Sunday, July 10, 2011

Ditching Our 'Ally' Pakistan

Since the bin-Laden killing, relations between the US and Pakistan have plummeted.And the US government isn't telling you the half of it, as Pakistan's complicity with our enemies continues to surface.

The Pakistani government, after turning over to the Chinese the wreckage of a US helicopter used in the bin-Laden raid equipped with advanced stealth technology arrested five Pakistani informants who helped the CIA find out where Osama bin-Laden was hiding out. In spite of US requests for their release, they're still imprisoned under charges of espionage.

The recent raid on the Intercontinental Hotel in Afghanistan was carried out by members of the ISI backed Haqqani network, and the Pakistanis recently ordered the US to vacate a base in Pakistan used for drone attacks. To add to the mix, the CIA discovered beyond a shadow of a doubt that elements of the Pakistani military and ISI intelligence service were routinely tipping off jihadis about upcoming raids on factories used to manufacture armaments to be used against our forces in Afghanistan.

In response to this the US is finally taking steps it should have taken years ago. First of all, the US Congress is deferring and in some cases, canceling about $800 million in military aid out of the roughly $2 billion we annually give in baksheesh to Pakistan.

The second thing is fairly risky, but has needed doing for some time. The US is drastically shifting its logistic routes to Afghanistan from Pakistan to countries in Central Asia and is negotiating an agreement to withdraw over that route.

As I've mentioned here before, over 75% of the supplies for our forces in Afghanistan come via the Pakistani port of Karachi and then come overland to Afghanistan via the Torkhum pass. In 2009, it was 90%. The goal is to change that significantly by the year's end and avoid Pakistan as much as possible:

This isn't going to save any money. It merely means we'll be paying five countries or so baksheesh instead of one, and using an increased amount of more expensive air and water transport as opposed to overland and it's up to 3,000 miles longer. Essentially, this is the old Silk Road route through Central Asia, a long used commericial corridor. The hope is that our new 'partners' will be a lot less duplicitous and reliable and that at least the money we give them won't be actively used to fund and arm our enemies. Hopefully we can get to the point where we aren't giving Pakistan a dime.

The one huge drawback in all this is quite obvious if you look at a map. These countries all have significant relationships with Russia and China and are thus subject to pressure at what might be very inopportune times.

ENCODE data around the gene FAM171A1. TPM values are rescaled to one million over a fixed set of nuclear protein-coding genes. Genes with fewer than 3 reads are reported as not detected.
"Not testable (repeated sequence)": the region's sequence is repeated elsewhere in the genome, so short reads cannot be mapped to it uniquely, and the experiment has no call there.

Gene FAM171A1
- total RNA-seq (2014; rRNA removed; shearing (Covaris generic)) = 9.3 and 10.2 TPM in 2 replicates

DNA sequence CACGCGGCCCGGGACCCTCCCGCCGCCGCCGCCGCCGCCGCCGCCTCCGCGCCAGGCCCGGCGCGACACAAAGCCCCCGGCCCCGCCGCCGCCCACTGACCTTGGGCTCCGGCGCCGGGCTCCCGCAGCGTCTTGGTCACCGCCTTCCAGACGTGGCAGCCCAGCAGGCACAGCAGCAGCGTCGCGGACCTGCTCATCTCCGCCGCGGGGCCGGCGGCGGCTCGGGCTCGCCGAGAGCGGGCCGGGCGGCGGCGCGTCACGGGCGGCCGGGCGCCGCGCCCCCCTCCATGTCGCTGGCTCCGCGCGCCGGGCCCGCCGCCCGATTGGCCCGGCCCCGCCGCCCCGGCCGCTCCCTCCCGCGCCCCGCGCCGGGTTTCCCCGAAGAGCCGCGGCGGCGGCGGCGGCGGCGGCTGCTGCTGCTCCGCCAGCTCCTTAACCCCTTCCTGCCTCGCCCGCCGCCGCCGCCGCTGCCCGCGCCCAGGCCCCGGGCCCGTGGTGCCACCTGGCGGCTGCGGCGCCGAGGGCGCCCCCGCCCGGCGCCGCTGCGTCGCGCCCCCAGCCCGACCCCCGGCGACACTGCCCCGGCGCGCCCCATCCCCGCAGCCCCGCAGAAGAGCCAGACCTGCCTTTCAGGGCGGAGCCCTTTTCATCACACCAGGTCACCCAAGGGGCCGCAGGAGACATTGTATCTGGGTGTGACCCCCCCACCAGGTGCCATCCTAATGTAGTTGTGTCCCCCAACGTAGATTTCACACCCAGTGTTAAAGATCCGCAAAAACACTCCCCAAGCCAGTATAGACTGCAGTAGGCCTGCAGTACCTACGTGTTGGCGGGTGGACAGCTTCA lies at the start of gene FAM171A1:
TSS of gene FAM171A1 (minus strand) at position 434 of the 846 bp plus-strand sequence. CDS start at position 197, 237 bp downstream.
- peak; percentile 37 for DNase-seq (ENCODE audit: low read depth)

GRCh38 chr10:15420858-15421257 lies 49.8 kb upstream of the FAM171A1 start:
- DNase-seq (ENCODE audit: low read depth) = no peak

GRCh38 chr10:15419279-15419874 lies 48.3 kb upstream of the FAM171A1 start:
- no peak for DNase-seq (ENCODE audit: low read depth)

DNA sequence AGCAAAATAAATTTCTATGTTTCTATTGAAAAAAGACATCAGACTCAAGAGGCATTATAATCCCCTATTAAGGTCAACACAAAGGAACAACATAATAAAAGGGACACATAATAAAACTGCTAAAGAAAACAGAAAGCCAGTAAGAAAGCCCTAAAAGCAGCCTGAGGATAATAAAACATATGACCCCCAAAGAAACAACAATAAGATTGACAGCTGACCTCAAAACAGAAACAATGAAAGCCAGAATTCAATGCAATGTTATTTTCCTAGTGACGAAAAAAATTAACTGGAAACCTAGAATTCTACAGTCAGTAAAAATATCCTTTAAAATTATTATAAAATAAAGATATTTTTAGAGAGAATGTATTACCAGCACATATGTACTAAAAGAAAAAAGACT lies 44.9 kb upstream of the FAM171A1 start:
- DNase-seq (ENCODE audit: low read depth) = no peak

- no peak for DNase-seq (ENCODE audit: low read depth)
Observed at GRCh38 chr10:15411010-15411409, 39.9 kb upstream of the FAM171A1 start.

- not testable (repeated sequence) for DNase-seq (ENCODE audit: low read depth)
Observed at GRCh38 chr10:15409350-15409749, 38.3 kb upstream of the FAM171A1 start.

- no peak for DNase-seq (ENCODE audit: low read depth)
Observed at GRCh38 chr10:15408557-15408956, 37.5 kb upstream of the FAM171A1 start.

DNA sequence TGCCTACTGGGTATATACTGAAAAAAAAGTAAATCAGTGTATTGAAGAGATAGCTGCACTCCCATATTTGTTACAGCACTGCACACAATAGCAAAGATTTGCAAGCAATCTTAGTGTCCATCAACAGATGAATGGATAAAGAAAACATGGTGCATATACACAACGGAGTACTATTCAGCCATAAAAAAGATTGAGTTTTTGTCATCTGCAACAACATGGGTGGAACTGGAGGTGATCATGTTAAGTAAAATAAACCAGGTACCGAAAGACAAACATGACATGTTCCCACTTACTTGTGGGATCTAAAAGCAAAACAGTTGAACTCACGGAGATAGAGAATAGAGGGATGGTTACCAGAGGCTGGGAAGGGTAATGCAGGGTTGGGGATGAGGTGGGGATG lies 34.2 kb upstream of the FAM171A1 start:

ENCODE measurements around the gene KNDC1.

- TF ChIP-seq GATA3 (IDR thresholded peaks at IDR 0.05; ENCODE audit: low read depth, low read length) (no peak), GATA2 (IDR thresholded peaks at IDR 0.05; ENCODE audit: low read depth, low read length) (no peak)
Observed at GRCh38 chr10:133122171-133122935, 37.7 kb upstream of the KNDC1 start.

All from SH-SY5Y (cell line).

Imagine, just to look at a worst case scenario, that our forces are withdrawing and suddenly one or more of our highways out of Central Asia were cut off. Not good.

In a scenario like that, our warriors might well have to do a fighting withdrawal though Pakistan to get to Karachi.

In any event, our enabling of the basket case of a country called Pakistan seems to be coming to an end.

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1 comment:

B.Poster said...

I'm thinking we need to siwhtdraw right now without delay. Russia and China are the most powerful countries on earth, neither of them like us very much, and neither of them much like us being in Afghanistan. With our forces in that part of the world this runs the risk of military conflict with either of these countries. This would be a military conflict we cannot win and we cannot afford.

If its possible, I'd suggest negotiating a withdrawl from this region with Russia and China. Perhaps in exchange for something they might be willing to guarantee the safety of our forces as they withdraw. I'm not sure there's any thing we can offer them. These are the most powerful countries on earth. Its not like they need us for any thing and its not like we are capable of thwarting any of their plans.

Even if we could reach some sort of agreement with them, how do we ensure they honor the agreement? The US faces massive and oftern hostile scrutiny from the world news media. Russia and China face no such scrutiny.

If the US is to survive let alone prsopers in the 21st century, it will need at least cordial relations with the world's top powers. A good place to begin would be withdrawing from what these countries consider to be their "back yard." Once the forces are withdrawn, they should be redeployed to defensible positions along our borders. The withdrawl should happen as soon as our transport vehicles and ships can get our personnel out.

We might also ask ourselves how Russia and China are able to maintain relatively cordial relations with Pakistan while we so far have been unable to do so? If we want to be the best, we should study the best?

Some of the success of Russia and China in this area may have to do with their military prowess which is far superior to ours. I don't think this explains it all though. Perhaps by studying their tactis, strategy, and weapons systems we might learn somehting.

If you want to be the best, study the best!! In our situation we may not be able to implement every thing Russia and China do nor would we necessarily want to but studying the best certainly would be a good place for us and our policy makers to start.